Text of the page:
For Ubuntu 20.04 and 18.04 , use the netplan command to apply changes and restart the network. The command is:
For Ubuntu versions 14.04 and 16.04 we use systemctl instead:
At this point you can check if the settings are correct:
If everything is correct you will get this result.
For Ubuntu < 14.04 use the networking init script:
This should return a result that looks like the following:
The hostname of an Ubuntu Server or Desktop is being configured in the files /etc/hostname and /etc/hosts . The /etc/hostname file sets the actual system hostname while /etc/hosts is used for the local name resolution.
In this example, I will change the hostname of my system to obelix.example.com.
First, edit the /etc/hostname file
The hostname file contains the local part of the hostname only. The local part here is "obelix". Change the content of the /etc/hostname file to:
and save the file. The hostname file as it looks in nano after editing:
Then open the /etc/hosts file with an editor:
and change the line that starts with the IP address of the system like this:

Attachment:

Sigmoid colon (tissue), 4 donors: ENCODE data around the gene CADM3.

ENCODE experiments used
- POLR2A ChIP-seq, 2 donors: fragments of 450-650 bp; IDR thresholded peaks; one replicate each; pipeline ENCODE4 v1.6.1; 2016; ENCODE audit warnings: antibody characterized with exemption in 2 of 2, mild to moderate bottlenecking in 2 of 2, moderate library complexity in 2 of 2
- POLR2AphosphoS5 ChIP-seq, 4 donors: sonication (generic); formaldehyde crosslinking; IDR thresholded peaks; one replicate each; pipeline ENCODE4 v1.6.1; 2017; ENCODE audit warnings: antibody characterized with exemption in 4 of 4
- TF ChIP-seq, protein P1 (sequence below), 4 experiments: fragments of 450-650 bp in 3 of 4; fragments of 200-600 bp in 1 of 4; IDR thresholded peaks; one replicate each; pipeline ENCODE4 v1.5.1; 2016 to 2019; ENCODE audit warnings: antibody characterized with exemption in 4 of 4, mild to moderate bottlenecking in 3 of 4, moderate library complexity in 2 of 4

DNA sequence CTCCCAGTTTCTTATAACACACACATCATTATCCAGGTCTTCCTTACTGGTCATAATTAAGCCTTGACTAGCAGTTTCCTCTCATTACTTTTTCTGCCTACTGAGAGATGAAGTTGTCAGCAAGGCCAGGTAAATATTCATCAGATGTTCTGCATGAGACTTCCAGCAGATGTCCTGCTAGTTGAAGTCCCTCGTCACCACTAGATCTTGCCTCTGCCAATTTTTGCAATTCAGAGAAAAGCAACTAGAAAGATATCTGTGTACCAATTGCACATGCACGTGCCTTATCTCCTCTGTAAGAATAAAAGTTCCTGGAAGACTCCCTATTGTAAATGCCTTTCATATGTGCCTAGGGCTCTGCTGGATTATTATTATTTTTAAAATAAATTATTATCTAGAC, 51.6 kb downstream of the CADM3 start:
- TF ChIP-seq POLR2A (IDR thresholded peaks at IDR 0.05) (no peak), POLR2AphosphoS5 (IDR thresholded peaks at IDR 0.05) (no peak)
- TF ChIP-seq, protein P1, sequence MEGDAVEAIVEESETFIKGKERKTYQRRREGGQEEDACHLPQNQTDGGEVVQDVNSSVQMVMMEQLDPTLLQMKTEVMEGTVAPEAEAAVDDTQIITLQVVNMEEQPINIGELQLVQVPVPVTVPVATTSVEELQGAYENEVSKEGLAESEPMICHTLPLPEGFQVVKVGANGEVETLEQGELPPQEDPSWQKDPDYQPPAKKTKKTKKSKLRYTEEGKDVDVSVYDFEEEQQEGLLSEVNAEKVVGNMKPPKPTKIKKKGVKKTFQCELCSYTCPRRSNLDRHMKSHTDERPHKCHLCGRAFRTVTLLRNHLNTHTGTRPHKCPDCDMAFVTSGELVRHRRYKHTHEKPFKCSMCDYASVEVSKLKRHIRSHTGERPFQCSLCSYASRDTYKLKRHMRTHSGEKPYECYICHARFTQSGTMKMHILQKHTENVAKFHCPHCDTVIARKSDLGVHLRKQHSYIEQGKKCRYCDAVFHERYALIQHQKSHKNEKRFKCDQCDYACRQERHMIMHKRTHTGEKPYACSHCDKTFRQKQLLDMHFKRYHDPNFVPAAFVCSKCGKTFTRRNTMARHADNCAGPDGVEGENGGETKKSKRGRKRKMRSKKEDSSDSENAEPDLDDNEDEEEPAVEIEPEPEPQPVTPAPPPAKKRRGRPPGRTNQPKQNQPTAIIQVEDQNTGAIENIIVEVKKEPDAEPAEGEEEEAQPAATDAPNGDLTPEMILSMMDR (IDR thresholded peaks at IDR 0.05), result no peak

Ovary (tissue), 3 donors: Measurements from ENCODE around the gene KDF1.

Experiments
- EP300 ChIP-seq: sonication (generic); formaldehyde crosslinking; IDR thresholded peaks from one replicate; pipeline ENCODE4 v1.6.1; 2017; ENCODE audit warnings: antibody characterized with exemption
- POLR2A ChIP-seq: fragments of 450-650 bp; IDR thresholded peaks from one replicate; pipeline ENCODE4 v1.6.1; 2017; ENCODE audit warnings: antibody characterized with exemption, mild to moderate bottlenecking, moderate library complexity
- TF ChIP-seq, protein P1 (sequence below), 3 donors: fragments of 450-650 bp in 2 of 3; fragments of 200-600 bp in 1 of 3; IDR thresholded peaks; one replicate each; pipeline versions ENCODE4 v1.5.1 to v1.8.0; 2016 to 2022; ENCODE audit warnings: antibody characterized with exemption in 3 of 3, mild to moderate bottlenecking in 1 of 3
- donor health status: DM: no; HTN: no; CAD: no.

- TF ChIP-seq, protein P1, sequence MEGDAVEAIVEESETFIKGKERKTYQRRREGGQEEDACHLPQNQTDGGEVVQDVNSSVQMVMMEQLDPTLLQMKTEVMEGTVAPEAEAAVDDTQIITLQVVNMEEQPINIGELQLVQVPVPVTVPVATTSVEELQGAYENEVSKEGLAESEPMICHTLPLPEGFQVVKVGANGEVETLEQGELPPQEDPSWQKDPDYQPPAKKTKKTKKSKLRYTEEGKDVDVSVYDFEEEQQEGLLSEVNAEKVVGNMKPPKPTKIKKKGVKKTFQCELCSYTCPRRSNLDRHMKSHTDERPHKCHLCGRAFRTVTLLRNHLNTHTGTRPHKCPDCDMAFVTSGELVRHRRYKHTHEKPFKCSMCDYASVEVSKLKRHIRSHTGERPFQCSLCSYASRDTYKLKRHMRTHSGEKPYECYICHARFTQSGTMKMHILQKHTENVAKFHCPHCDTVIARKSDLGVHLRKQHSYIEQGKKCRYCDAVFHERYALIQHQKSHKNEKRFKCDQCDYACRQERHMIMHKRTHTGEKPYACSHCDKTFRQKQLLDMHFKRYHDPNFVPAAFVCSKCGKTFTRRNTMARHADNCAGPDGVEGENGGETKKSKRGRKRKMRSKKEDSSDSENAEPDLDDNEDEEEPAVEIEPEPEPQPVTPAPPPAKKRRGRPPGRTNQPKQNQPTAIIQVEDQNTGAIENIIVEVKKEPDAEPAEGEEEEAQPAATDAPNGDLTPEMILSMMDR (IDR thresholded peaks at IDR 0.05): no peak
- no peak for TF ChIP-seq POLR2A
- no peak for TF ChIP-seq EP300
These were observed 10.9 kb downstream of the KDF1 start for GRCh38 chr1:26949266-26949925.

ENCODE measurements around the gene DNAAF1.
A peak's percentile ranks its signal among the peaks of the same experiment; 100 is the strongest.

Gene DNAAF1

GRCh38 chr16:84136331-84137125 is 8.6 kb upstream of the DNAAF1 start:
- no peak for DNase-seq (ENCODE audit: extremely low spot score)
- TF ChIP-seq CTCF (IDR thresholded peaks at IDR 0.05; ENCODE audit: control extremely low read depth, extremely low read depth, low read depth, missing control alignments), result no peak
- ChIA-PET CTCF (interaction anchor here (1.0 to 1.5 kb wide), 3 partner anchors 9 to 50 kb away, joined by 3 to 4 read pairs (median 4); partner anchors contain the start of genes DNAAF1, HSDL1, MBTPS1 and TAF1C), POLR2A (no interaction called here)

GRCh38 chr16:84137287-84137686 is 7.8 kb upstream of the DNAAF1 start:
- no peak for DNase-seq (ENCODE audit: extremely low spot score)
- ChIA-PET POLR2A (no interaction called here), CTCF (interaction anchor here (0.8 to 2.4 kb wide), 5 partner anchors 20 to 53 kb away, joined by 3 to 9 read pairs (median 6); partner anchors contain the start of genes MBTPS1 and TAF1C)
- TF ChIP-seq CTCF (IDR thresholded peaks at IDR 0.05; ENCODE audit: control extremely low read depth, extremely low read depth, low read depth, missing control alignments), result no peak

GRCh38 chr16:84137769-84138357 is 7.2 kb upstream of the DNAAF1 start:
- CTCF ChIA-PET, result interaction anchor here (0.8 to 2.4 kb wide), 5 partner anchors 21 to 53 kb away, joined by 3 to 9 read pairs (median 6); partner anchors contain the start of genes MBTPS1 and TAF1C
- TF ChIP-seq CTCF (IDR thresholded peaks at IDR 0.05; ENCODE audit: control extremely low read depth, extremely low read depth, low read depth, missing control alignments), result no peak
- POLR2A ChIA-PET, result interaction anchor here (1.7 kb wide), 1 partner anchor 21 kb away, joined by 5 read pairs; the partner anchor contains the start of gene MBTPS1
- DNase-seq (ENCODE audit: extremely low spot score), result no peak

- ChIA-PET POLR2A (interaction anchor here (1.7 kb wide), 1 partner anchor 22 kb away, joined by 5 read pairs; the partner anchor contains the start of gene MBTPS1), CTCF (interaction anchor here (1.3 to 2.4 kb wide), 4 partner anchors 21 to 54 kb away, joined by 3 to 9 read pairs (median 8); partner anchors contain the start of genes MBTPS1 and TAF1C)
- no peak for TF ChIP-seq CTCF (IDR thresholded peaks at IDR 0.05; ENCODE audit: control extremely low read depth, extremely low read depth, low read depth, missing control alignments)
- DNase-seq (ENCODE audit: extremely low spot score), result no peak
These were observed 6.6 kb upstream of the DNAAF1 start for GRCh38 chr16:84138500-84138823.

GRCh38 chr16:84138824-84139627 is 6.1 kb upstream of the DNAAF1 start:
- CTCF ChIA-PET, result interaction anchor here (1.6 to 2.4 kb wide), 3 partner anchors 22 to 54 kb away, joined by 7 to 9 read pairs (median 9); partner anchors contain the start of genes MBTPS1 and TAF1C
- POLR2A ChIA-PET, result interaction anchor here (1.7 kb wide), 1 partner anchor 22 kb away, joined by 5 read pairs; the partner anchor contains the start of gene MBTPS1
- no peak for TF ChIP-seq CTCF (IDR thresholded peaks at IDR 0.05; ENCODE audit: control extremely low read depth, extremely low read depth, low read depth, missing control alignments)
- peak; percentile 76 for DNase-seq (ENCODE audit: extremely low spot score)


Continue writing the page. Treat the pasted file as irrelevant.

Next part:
Here a screenshot of the /etc/hosts file.
The format is like this:
[IP Addesss] [full hostname incl. domain] [local part of the hostname]
Finally, restart the system to apply the hostname change.
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How to Configure Static IP Address on Ubuntu 22.04 LTS and 22.10
Switching from dynamic IP allocation to static IP addresses is easy on Ubuntu 22.04 "Jammy Jellyfish" and 22.10.
The IP addresses of most devices today are generated by Dynamic Host Configuration Protocol (DHCP) servers. A DHCP server assigns a dynamic IP address to your device when it's connected to a network. Thus, you have the chance to change this IP address from time to time.
On the other hand, a static IP refers to a fixed, immutable address, different from dynamic IPs. You can set static IP settings for Ubuntu 22.04 LTS and 22.10 in three different ways. Here's how to get started.
Understanding IP Configuration in Ubuntu
Ubuntu's progression in network management has made configuring settings like the static IP more user-friendly. The feature to set a static IP in Ubuntu 22.04, in particular, has advantages in terms of network efficiency and stability.
Unlike dynamic IPs, which might vary over sessions, a static IP in Ubuntu remains consistent. This is especially advantageous for servers where consistent address recognition is paramount. For these servers, static IP configurations can become a necessity.